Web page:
Should I Save Files On The Desktop?

Many people choose to save files on their desktop because they are easily accessible. However, what they may not know is that there are certain risks associated with this practice – the biggest one being that you increase the chances of losing your files. In an attempt to discourage people from saving files on their desktop, here are a few points that you need to consider.

  • Files on your desktop are not very secure. These files are in plain view to any person that sits down at your computer if you remain logged on. Not only can they read them, they may inadvertently delete them.
  • If you have to use the System Restore feature of Windows XP, some files that are stored on your desktop may not be preserved. In other words, they will be gone after the restore process is complete.
  • Files saved to the desktop are stored in your user profile. This increases the size of your profile. If you are using roaming profiles, the files follow you around regardless of which computer you log on to.
  • If your user profile becomes corrupt, you will lose all your desktop files.

[tags]xp,unclutter,my documents,clean desktop,saving files to desktop[/tags]

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  • Alan Monroe

    >Files saved to the desktop are stored
    >in your user profile. This increases the
    >size of your profile.

    Color me skeptical. The Desktop folder and the My Documents folder are both under Documents and Settings\your user id. You get the same size increase regardless of the two you pick, so it’s inconsequential which of the two places you pick, from a size perspective.

  • http://truespel.com Tom Zurinskas

    Thanks Diana,

    I like creating new files on the desktop. It’s so easy to right click a blank spot on the desktop, select an application, give the file a name and open it as a new file. But you say it’s not that secure. Suppose I move them to a folder on the desktop. Any more secure?

  • Mark

    The files in the Desktop folder load into active memory, while the files in My Documents do not. So it makes a huge difference in terms of system resources.

  • Big

    @ Alan Monroe:
    You can redirect My Documents to wherever you want (eg a server share) so your statement that it is inconequential is partially incorrect. Sure if you make no changes then it’s no issue but many corporate environments do redirect them and also enable roaming profiles, in which case there are (potentially bad) consequences…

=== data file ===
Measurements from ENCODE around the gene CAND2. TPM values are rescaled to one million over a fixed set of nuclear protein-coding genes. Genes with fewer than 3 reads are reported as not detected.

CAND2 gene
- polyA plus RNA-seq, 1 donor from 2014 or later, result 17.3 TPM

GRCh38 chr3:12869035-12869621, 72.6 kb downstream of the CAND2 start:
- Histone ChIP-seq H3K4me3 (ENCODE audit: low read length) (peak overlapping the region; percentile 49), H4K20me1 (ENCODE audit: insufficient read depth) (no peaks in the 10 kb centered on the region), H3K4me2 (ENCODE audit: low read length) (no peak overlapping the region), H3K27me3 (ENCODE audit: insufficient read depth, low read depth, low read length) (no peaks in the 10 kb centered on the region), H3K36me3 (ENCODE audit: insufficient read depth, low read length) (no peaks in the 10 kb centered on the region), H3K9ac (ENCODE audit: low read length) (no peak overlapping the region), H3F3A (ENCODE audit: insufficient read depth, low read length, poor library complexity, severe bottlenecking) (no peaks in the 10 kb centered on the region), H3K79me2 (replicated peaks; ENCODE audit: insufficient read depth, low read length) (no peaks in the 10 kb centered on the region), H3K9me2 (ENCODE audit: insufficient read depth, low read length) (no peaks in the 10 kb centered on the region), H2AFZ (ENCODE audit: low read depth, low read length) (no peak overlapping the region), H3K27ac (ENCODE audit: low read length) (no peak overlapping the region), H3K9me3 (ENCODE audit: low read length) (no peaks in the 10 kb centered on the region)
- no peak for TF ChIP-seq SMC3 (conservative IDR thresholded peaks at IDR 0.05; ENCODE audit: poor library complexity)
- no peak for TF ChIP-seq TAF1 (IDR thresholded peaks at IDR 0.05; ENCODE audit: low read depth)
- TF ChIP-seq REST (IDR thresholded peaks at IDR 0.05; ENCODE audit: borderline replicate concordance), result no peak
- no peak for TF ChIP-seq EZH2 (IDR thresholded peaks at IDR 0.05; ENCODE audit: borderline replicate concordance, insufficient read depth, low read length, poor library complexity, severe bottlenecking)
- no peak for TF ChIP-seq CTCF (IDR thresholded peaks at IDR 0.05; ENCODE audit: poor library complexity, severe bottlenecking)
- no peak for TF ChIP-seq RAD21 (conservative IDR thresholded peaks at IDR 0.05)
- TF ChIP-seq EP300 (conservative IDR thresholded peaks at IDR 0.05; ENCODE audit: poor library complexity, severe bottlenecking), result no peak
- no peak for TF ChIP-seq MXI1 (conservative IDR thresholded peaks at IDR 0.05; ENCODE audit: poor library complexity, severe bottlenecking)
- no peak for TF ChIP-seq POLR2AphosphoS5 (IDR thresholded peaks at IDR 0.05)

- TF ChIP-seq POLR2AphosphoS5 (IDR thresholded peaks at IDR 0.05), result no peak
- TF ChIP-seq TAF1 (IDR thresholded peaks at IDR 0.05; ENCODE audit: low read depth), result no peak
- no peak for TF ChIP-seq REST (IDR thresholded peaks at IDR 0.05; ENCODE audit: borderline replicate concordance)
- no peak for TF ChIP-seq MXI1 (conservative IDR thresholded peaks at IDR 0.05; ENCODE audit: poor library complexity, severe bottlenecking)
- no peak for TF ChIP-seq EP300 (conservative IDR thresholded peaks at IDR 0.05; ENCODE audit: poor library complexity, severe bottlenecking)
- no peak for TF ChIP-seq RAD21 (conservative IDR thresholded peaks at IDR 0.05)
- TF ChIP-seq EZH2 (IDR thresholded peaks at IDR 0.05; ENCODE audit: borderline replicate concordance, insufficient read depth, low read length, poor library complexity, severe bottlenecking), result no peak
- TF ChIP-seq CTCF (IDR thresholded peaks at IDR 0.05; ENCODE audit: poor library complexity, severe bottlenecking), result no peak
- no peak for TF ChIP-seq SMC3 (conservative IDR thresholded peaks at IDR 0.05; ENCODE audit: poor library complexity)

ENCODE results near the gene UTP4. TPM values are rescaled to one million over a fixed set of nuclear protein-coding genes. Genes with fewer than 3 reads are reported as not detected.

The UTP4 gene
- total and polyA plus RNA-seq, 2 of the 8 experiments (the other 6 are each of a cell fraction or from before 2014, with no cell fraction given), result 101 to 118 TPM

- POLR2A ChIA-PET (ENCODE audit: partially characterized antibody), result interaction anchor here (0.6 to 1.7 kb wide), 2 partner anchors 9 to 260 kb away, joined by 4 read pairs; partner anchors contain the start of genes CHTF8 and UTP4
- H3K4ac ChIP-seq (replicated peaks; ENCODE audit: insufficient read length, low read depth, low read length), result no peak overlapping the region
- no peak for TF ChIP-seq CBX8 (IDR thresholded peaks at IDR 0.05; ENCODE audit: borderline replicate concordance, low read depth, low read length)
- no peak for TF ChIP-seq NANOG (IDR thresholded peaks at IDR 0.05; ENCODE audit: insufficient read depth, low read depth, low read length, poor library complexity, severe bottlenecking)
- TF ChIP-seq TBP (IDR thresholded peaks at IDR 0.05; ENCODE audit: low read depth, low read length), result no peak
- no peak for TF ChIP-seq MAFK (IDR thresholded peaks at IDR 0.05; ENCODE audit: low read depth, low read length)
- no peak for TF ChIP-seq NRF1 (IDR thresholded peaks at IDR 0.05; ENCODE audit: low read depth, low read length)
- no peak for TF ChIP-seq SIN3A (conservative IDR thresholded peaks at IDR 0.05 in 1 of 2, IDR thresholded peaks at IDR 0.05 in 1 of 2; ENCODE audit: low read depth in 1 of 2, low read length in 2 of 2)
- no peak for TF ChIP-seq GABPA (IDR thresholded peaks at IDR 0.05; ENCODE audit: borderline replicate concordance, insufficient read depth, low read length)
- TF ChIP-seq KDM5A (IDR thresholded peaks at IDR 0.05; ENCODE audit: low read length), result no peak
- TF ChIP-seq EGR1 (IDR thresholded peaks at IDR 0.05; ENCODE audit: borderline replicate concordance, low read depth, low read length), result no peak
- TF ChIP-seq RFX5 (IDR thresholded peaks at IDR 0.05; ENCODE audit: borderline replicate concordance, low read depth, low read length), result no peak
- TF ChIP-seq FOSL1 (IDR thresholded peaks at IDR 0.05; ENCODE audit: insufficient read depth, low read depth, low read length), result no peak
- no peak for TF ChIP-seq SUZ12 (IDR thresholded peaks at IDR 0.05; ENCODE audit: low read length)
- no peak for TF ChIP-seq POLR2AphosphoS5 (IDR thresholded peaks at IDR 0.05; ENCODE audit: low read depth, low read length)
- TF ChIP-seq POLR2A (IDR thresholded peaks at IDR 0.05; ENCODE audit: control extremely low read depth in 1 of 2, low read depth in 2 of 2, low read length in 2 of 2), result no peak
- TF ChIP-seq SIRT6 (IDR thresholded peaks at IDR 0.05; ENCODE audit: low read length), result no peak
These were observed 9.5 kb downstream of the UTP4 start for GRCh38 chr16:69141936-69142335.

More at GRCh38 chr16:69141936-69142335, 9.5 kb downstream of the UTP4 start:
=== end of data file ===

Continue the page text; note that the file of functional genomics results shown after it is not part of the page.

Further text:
@ Tom Zurinskas….no not really…..
    Just don’t do it or if you do, use this only temporarily and move them at then end of your session! Use shortcuts!

  • anon

    I read that whole article today after seeing a post on lifehacker, and all I have to say is that it is complete and utter bullshit. This guy is speaking out of his ass with no backup whatsoever and almost all of the points he *tries* to make are completely false

  • anon

    I read that whole article today after seeing a post on lifehacker, and all I have to say is that it is complete and utter bullshit. This guy is speaking out of his ass with no backup whatsoever and almost all of the points he *tries* to make are completely false

  • Jim Rickhardth Hartmann

    Then I supose my dear anon that you are so godgifted that u have a good backup for that statement and gives us a clear, easy review on his every mistake :-)

    • [email protected]

      Haha agree wheres your backed up story with his mistakes?

  • Anonymous

    Then I supose my dear anon that you are so godgifted that u have a good backup for that statement and gives us a clear, easy review on his every mistake :-)

    • [email protected]

      Haha agree wheres your backed up story with his mistakes?